Three undergraduate students help support CARC systems and users
By Mariah Rosales
The Center for Advanced Research Computing (CARC) team welcomed three new undergraduate student employees in the summer and fall of 2023. Maisy Dunlavy, Sumaya Houssini, and Ryan Scherbarth help in a variety of areas, addressing help tickets, building high performance computing (HPC) systems, assisting with student workshops, and much more.
Dunlavy, a junior dual linguistics and computer science major, is most interested in machine learning and natural language processing. She helps address help tickets, assists with office hours and running workshops for students, and works on tutorials for various programs and software for CARC users. Dunlavy says, “Working at CARC has given me a much better understanding of how computers actually work when we’re programming.” She continues, “I feel like the knowledge I’ve gained at CARC has helped me fill in gaps in the computer science program in terms of how programs are interacting with hardware and how large machines are structured.” Dunlavy is excited to be a part of the team at CARC and plans to attend graduate school once she earns her bachelor’s degree.
Houssini, a junior computer science major focusing on software engineering, hopes to gain and grow experience in the field of HPC while learning the ins-and-outs of Linux, an open-source operating system. Houssini assists the CARC Research Facilitators with various tasks around UNM campus, including software installations, writing scripts, and creating documentation. While describing her interests, goals and future plans in computing, Houssini notes that she has learned a lot about the Linux command line and the various ways it is used in HPC and is looking forward to expanding her knowledge in HPC. “My goal is to become a software engineer,” says Houssini.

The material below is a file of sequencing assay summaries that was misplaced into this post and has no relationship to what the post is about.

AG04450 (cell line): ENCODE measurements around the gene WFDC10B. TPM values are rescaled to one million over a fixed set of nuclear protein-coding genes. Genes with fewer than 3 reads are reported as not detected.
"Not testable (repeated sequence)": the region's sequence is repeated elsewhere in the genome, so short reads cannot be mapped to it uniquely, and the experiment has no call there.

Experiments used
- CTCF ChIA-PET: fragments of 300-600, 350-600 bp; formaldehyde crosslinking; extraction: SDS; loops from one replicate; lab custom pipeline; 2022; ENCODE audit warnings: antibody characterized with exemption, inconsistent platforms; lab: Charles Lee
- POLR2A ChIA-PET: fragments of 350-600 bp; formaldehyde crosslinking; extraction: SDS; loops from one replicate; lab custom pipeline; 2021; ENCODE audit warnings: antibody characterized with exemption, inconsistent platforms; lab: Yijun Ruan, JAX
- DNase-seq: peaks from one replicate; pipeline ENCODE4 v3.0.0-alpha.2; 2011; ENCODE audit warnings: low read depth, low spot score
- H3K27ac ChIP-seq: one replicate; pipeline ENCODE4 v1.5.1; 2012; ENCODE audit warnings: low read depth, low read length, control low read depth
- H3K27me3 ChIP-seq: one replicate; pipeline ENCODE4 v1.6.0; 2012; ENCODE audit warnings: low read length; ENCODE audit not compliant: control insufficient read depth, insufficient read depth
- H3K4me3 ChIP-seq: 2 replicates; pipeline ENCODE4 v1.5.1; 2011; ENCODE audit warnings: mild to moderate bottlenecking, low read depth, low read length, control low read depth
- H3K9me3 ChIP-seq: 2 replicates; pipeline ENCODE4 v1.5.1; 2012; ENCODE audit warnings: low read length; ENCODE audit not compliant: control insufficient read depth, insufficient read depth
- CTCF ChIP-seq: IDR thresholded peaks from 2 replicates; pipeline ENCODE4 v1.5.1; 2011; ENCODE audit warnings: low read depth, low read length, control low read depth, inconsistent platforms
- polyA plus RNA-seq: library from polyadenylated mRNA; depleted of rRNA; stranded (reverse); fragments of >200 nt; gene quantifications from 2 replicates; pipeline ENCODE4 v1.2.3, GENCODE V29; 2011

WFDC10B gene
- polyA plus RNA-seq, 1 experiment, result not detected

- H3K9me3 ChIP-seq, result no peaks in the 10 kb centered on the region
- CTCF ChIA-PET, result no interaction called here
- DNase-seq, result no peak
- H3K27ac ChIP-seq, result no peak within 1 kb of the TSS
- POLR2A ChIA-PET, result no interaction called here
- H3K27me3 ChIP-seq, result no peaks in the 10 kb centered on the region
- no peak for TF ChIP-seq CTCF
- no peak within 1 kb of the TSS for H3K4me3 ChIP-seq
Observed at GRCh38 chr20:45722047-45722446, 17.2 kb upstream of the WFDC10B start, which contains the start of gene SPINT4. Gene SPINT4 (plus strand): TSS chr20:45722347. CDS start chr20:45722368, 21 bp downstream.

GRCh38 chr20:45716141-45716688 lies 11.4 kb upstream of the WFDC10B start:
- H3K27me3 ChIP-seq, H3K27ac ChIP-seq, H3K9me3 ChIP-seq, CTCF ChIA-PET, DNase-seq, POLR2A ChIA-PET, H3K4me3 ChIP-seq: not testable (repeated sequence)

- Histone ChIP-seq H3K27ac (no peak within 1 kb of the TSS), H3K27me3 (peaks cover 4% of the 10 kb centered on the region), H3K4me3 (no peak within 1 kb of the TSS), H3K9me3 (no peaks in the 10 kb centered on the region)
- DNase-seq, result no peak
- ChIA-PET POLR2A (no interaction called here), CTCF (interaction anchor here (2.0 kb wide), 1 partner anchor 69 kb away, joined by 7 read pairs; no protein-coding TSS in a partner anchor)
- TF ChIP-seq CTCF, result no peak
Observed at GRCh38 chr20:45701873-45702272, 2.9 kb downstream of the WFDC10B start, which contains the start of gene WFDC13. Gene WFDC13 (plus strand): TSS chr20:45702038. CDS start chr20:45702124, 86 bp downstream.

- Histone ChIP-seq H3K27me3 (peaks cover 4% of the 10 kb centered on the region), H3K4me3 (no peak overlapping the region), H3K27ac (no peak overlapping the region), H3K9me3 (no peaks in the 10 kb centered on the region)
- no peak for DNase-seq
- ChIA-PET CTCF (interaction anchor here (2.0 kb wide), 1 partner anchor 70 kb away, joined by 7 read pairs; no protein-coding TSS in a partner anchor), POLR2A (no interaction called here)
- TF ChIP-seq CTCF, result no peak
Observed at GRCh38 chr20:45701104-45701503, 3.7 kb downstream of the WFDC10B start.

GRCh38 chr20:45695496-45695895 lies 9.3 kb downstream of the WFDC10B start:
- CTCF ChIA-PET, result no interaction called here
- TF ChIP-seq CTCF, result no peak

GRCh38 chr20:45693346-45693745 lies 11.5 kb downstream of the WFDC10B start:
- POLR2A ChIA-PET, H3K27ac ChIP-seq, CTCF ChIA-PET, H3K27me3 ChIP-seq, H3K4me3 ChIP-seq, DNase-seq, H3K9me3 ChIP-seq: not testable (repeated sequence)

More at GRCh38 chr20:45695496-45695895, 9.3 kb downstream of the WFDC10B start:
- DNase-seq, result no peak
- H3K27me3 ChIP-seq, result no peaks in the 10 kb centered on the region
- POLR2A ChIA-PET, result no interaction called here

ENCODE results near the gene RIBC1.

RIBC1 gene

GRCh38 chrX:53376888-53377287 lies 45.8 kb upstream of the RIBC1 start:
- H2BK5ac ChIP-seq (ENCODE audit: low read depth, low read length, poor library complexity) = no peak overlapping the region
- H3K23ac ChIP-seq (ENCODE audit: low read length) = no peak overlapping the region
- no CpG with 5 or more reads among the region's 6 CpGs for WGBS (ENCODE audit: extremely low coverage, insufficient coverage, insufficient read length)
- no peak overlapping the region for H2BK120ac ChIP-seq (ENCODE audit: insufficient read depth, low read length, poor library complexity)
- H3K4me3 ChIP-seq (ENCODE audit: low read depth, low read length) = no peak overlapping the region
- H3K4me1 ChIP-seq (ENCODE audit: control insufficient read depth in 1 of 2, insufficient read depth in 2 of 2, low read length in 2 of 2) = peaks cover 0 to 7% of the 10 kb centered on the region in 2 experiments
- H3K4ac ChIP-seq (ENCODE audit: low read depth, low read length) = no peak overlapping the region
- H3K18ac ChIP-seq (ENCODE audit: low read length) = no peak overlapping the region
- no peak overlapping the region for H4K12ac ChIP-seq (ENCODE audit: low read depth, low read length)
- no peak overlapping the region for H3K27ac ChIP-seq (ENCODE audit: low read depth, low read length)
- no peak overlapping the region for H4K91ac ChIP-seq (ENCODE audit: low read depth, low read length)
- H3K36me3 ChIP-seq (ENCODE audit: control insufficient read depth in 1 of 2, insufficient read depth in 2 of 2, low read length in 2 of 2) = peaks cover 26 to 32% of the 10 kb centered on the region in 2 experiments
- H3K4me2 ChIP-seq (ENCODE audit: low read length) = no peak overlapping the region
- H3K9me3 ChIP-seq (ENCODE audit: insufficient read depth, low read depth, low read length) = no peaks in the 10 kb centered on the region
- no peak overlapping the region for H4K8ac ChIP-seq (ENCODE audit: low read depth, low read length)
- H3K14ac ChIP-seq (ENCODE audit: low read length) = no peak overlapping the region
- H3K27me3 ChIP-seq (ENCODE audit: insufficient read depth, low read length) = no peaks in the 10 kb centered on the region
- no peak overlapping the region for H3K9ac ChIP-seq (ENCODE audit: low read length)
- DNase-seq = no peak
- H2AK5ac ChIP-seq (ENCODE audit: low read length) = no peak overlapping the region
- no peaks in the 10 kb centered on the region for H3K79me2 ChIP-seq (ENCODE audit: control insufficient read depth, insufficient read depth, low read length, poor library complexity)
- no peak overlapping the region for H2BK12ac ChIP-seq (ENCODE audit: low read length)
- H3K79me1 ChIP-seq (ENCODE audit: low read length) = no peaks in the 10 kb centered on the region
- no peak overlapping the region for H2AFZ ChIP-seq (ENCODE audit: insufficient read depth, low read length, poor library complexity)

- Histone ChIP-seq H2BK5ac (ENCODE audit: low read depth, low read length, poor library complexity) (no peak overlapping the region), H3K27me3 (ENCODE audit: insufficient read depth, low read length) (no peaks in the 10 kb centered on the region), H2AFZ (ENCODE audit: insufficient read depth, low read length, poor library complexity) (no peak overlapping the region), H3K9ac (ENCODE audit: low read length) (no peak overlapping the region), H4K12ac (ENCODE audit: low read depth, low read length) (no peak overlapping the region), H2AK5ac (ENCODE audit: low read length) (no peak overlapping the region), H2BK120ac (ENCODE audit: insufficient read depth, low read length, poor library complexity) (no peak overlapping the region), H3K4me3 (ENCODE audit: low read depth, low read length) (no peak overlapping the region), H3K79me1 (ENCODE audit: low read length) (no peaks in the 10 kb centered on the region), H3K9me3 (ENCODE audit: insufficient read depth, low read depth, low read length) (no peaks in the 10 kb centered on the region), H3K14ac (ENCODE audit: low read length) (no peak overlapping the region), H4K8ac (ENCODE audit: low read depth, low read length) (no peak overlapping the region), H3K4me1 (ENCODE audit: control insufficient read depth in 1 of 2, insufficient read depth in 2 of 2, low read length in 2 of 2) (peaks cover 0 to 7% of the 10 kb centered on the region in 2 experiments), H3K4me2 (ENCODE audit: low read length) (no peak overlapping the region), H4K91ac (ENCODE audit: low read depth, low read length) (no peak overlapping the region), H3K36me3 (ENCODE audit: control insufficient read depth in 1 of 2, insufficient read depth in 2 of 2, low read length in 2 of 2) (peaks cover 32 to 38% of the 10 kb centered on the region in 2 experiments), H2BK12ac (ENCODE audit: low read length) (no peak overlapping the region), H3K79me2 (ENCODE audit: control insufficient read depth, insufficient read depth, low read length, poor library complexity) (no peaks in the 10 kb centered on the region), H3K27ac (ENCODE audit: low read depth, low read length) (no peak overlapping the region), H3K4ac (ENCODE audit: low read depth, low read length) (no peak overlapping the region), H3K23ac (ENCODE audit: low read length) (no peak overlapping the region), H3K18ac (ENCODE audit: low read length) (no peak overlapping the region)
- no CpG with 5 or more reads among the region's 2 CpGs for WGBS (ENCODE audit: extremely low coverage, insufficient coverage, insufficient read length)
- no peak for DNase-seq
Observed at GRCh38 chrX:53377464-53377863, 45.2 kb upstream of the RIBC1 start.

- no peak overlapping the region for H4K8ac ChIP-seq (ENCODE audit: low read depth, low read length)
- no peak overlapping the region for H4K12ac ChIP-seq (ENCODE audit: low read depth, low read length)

Scherbarth, a junior computer science major, helps find solutions to issues that are submitted through help tickets, assists with workshops and office hours, and updates CARC help documentation like QuickBytes tutorials. “I’ve actually been interested in working in the cybersecurity space,” Scherbarth says, “but after managing the Winter Classic Invitational Student Cluster Competition last February, I began to really enjoy high performance computing.” Over the summer, Scherbarth worked closely with his supervisor at CARC while preparing for the SC23 Student Cluster Competition. Scherbarth pursued student employment at CARC after discovering he really enjoyed the work he was doing with HPC. On top of juggling a full course load each semester and his role at CARC, Scherbarth also works at Sandia Labs where he designs secure web applications. He is undecided on what career path he wants to take but plans on attending graduate school after he earns his bachelor’s degree.
University of New Mexico Research Assistant Professor Matthew Fricke supervises Dunlavy and Scherbarth. CARC IT Services Manager Hussein Al Azzawi supervises Houssini. Al Azzawi states, “Our student employees this semester are undergraduates which will give them a couple of years to learn all of the ins-and-outs of HPC and research computing support.”
Whether the students go on to graduate school or straight into the workforce after they graduate from UNM, they’ll have a head start with the experience they’ve received working at CARC. Houssini notes, “I’m hoping that my experience working at CARC will help me gain a wide range of skills to use once I graduate from UNM and start off my career.”